Does Swimming Make Scoliosis Worse? (SWIMMING WITH SCOLIOSIS) by Dr Walter Salubro

Swimming is overall a
great form of exercise, but for those with scoliosis, does
swimming makes scoliosis worse? Should those with
scoliosis even do swimming? The answer may surprise
you. Keep watching. In today’s video I’m going to give you
a brief overview of scoliosis and also share with you what the research
says about scoliosis and swimming. Hi there, I’m Dr. Walter, Salubro. Chiropractor in Vaughan right here at
back to health chiropractic center. The place where chronic pain sufferers
come for corrective chiropractic methods that help to alleviate pain, reduce
inflammation, increased mobility, and increased overall quality of
life without using drugs, injections, or surgery. Scoliosis is defined as a lateral bending
or sideways bending of the spine of 10 degrees or more with rotation
of the spinal vertebra. Due to this rotation, scoliosis is actually considered to be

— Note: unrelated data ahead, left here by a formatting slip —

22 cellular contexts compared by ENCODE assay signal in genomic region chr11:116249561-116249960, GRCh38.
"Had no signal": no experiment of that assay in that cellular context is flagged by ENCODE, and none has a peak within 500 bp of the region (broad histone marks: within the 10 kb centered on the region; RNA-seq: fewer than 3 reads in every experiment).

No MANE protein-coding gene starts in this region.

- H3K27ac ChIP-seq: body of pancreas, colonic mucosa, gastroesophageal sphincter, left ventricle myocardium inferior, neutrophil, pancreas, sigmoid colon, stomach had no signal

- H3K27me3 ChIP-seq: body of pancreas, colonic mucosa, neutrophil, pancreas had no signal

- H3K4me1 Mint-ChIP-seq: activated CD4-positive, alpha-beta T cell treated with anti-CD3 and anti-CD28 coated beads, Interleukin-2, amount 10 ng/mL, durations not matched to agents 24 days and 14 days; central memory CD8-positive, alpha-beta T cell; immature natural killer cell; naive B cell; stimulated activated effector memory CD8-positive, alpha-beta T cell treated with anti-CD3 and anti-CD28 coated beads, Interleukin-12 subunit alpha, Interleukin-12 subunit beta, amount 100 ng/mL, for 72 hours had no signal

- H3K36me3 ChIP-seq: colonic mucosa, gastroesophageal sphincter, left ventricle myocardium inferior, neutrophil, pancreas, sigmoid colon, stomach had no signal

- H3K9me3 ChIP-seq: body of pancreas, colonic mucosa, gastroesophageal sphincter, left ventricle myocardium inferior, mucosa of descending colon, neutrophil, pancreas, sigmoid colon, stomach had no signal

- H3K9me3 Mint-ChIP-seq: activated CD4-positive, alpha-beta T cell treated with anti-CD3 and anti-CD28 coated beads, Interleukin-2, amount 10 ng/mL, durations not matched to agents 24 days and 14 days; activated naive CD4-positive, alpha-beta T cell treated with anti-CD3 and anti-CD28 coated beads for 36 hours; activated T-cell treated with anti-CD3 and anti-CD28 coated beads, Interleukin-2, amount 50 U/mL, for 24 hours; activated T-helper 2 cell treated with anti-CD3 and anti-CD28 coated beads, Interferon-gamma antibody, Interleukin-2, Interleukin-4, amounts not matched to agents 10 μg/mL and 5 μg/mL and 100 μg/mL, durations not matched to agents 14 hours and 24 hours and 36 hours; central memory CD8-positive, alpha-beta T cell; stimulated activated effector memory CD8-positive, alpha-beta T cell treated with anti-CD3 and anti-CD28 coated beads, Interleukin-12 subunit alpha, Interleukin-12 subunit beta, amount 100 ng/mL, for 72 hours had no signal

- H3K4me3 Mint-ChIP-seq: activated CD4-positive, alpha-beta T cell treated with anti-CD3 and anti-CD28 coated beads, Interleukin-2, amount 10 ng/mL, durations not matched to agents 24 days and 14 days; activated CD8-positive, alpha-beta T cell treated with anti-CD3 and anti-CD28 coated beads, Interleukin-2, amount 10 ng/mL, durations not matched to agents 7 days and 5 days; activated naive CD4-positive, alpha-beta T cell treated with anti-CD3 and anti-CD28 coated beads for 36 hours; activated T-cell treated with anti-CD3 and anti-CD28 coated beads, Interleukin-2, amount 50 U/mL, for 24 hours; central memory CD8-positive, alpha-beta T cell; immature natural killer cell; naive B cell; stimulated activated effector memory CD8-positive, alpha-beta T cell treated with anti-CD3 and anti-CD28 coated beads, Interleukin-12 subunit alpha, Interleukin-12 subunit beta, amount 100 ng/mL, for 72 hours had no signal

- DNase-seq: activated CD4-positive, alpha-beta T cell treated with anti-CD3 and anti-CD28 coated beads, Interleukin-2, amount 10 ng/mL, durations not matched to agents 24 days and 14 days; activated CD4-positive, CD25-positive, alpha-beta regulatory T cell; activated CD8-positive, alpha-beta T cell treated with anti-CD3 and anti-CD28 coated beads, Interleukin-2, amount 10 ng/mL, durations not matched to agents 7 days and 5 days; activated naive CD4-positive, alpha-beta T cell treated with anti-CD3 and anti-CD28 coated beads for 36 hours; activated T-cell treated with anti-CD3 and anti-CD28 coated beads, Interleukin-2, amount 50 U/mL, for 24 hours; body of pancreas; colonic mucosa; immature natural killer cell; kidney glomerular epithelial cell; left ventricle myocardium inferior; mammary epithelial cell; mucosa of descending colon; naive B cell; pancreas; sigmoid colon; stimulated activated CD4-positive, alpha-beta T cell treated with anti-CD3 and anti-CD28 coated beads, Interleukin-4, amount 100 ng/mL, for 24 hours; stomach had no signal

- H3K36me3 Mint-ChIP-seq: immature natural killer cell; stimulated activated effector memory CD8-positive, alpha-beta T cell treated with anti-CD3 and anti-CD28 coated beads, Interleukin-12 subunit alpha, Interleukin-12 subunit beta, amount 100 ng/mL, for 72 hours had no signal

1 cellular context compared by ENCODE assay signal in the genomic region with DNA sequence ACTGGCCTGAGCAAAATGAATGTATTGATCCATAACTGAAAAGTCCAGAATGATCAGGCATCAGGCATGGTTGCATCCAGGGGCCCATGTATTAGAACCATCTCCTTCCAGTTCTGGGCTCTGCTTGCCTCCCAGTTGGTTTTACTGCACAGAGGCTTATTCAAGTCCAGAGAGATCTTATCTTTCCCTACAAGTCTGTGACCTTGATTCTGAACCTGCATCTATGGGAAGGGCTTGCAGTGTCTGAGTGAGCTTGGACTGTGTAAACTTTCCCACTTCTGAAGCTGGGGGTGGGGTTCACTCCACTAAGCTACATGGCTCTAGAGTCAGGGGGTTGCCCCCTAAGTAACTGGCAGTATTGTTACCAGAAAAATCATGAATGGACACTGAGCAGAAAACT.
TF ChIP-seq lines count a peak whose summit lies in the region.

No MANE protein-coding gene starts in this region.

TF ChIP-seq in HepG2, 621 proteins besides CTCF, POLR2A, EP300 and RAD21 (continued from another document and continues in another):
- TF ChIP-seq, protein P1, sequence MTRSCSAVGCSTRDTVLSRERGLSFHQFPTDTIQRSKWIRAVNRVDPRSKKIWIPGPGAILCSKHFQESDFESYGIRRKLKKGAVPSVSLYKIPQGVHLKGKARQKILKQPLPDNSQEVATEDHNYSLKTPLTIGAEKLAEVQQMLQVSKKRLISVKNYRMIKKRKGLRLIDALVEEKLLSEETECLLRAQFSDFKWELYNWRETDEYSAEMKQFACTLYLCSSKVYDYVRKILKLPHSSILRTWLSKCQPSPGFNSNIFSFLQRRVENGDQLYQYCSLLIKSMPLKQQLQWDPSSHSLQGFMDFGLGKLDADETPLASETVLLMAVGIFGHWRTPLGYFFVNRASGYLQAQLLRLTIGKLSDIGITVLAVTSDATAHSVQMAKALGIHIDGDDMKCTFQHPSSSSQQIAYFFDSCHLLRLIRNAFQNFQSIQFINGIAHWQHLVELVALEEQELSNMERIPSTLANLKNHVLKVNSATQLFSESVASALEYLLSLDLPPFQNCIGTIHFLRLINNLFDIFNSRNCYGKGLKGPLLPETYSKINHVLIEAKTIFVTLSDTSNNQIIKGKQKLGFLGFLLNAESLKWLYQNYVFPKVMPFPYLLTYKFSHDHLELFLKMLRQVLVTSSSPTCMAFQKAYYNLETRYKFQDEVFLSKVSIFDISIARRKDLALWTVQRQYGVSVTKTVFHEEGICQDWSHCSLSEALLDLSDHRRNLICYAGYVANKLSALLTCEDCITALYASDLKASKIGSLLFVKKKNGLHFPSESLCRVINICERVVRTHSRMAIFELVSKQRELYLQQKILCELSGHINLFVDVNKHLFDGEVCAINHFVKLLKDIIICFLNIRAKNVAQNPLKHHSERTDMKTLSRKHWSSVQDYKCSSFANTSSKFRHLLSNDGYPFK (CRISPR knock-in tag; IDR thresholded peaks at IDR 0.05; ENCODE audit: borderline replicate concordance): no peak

a three dimensional deformity of the spine. There is also a three dimensional
deformity with the posture that is seen as scoliosis, which is often detected in the rotation
of the rib cage or a tilting of the shoulders. There are many types of scoliosis and I
discussed them all and this video right up here. Check out this card up here. The most common type of scoliosis is
called idiopathic scoliosis which occurs 80% of the time. The highest risk of progression
and scoliosis is in kids, adolescents and then teens who have
yet to reach skeletal maturity. It is all it’s best to have your child
or teenager get screened for scoliosis. The key to preventing progression in
scoliosis and the key to getting the right treatment at the right time is early
detection and that’s what an early screening can do. When
scoliosis is detected early, the most appropriate care
can be prescribed with the
goal of preventing surgery and increasing the
overall quality of life. But what about swimming and scoliosis?
Does swimming makes scoliosis worse? Before I answer this question, I want to
review with you some research studies, break them down and then
give you my impression. I will review with you three studies that
looked at swimming spinal deformities and the incidence of